Presumably as a result of this spontaneous alternative banking system, economic activity in Ireland was not substantially affected by the banking strike. Detrended retail sales did not differ much on a month-by-month basis from average levels in the absence of banking disputes, and a central bank survey concluded that the Irish economy continued to grow over the period (although the growth rate fell).”
Source: A. Murphy, “Money in an Economy without Banks: The Case of Ireland,” The Manchester School (March 1978): 41–50.
2. Commentary by Umair Haque:
Though the money supply did contract sharply, neither trade, commerce, nor industry came to a grinding halt.
How? People created their own currencies, to substitute for the collapsing money supply. They kept using checks to pay one another, but then, people’s checks began trading within communities. Here’s how Antoin Murphy, one of the few scholars to have studied these strikes, which took place in the 1970s, describes it: “a highly personalized credit system without any definite time horizon for the eventual clearance of debits and credits substituted for the existing institutionalized banking system.”
The country in question was Ireland — today, in deep crisis because of profligate banks.
So why were the Irish of yesteryear able to trade notes with one another, in lieu of credit issued by banks? Well, Ireland was curiously well situated for this kind of resilience. It was an economy full of a very special kind of institution: what I’ve termed in my book, The New Capitalist Manifesto, Value Conversations. Antoin Murphy notes in no uncertain terms that the Irish economy was characterized by intense, frequent, conversational personal contact: tight, dense, solid local knowledge circulating at high velocity within and across communities. Result? Borrowers and lenders could build solid microfoundations of trust. In other words, when you’ve been chatting with Bill every night at the local pub for twenty years, you probably know whether his note is a good bet or not (and further, just how much to discount it to earn a sustainable and fair return, that neither fleeces Bill, nor robs you). Furthermore, if you’re the publican, and you’ve been chatting with me and with Bill, then you’re even better positioned to become a de facto arbitrator of notes — a bank. And that’s exactly the role that pubs began to play.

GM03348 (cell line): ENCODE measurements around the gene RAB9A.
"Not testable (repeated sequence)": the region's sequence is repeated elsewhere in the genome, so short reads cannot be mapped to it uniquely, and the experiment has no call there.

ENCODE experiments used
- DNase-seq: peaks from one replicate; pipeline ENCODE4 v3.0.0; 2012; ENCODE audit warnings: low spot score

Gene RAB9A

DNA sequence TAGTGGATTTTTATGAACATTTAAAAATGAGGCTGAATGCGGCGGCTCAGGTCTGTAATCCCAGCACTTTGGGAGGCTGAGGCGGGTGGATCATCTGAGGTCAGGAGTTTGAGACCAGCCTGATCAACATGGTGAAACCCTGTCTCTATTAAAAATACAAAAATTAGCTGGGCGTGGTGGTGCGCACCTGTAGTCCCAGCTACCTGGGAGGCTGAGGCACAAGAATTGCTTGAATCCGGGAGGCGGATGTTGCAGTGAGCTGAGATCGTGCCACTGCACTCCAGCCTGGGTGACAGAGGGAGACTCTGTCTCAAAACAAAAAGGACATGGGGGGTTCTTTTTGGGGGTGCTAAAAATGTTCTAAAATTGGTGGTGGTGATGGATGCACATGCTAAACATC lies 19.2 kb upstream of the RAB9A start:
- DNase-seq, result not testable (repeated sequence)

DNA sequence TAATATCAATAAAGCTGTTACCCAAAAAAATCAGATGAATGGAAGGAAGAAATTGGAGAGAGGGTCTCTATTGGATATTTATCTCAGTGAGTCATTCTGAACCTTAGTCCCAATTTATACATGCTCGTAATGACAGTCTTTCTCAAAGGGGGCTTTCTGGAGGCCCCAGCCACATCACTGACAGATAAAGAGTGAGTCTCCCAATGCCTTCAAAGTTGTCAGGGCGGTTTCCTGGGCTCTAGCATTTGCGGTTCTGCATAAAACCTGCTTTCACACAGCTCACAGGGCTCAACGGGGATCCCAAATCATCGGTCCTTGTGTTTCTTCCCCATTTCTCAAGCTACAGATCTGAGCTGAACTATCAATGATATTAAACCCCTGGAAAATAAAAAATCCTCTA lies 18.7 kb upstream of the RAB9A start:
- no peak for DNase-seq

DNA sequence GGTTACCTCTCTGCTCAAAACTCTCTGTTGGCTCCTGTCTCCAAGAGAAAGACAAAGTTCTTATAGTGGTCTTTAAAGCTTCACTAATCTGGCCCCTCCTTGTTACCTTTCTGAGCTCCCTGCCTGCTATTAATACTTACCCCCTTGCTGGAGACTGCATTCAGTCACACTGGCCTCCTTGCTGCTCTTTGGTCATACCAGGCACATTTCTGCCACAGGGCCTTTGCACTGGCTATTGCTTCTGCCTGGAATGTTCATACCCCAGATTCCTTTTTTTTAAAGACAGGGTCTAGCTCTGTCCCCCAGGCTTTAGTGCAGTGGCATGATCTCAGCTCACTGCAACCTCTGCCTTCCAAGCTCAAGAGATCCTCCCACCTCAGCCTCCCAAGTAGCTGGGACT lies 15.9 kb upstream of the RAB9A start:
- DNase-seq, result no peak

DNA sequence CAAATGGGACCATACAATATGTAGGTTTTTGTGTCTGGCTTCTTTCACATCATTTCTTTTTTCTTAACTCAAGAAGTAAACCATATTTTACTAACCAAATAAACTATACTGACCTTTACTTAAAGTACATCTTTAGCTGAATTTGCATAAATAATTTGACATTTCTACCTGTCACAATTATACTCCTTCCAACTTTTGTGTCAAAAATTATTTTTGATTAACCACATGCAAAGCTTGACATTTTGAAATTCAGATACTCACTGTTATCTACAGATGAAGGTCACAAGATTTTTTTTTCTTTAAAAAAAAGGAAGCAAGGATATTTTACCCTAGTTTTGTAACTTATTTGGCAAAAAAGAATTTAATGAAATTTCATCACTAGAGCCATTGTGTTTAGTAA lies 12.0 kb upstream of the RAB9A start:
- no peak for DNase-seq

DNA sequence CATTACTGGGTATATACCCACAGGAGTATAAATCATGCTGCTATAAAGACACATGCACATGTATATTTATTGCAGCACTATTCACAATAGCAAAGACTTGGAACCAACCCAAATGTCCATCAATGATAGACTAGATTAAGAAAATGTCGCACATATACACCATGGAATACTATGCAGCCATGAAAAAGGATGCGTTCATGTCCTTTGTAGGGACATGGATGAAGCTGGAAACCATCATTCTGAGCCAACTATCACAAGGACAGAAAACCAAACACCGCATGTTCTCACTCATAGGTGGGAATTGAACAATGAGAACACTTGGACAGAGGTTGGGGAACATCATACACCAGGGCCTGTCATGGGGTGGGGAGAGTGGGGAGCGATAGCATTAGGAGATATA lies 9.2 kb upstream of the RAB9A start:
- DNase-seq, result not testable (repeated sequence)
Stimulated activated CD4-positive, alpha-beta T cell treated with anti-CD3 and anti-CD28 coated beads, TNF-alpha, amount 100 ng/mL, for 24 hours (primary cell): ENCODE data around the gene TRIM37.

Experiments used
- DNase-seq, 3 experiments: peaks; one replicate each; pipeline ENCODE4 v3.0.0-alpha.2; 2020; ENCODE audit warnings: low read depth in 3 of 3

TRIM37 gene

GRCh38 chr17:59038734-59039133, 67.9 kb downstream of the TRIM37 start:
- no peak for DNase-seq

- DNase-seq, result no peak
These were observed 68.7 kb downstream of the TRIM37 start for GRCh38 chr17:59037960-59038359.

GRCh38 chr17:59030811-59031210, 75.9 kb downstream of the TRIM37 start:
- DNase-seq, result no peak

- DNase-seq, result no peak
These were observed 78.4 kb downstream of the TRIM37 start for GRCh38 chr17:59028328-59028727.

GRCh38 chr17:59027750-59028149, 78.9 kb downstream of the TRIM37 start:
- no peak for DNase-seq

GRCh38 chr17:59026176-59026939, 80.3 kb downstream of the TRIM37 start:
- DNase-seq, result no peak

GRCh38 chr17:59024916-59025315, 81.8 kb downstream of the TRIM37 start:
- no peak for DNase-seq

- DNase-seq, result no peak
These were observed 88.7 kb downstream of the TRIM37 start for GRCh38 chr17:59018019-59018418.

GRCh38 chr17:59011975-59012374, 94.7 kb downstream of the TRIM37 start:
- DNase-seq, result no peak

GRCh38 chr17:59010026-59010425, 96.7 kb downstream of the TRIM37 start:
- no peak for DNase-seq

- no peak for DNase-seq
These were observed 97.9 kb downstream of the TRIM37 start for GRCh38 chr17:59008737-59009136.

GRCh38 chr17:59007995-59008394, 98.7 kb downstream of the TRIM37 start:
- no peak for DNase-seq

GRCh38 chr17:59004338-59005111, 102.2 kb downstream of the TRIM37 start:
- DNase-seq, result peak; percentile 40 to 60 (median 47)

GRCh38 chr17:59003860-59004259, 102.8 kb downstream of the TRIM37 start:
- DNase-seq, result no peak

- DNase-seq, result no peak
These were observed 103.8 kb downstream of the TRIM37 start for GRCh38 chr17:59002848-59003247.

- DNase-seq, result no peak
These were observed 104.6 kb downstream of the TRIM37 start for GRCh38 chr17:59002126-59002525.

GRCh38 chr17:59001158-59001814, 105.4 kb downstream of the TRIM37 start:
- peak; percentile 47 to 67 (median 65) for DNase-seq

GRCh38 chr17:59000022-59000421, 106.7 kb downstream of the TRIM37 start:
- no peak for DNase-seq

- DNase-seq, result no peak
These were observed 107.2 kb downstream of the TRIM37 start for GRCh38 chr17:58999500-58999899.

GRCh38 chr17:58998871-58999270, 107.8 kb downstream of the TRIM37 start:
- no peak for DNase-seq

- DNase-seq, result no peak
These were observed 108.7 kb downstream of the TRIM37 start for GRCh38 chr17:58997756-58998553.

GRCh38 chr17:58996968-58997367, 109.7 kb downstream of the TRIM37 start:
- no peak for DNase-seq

You might say that a radically decentralized, p2p financial system spontaneously arose. Instead of letting the bankers’ strike collapse their prosperity, people decided, simply, that they could get on with the day-to-day stuff of banking themselves. In slightly more formal terms, I’d suggest that they were able to take on, at least in tiny part, five of Robert Merton and Zvi Bodie’s six standard functions of a financial system: settling payments, providing information, setting incentives, pooling resources, and transferring resources. The bankers thought even one of six might have been impossible. It’s as if the economy settled into a new dynamic equilibrium: one where emergent, unpredicted — and totally unforeseen — behavior unlocked a very different kind of financial system. It wasn’t perfect; yes, foreign currency transactions were problematic, yes, moral hazard was an issue, and perhaps my reading, having not been there myself, is frankly erroneous. It’s not a utopian picture — just a very different one from mega-banking, with a very different feel, purpose, and structure.”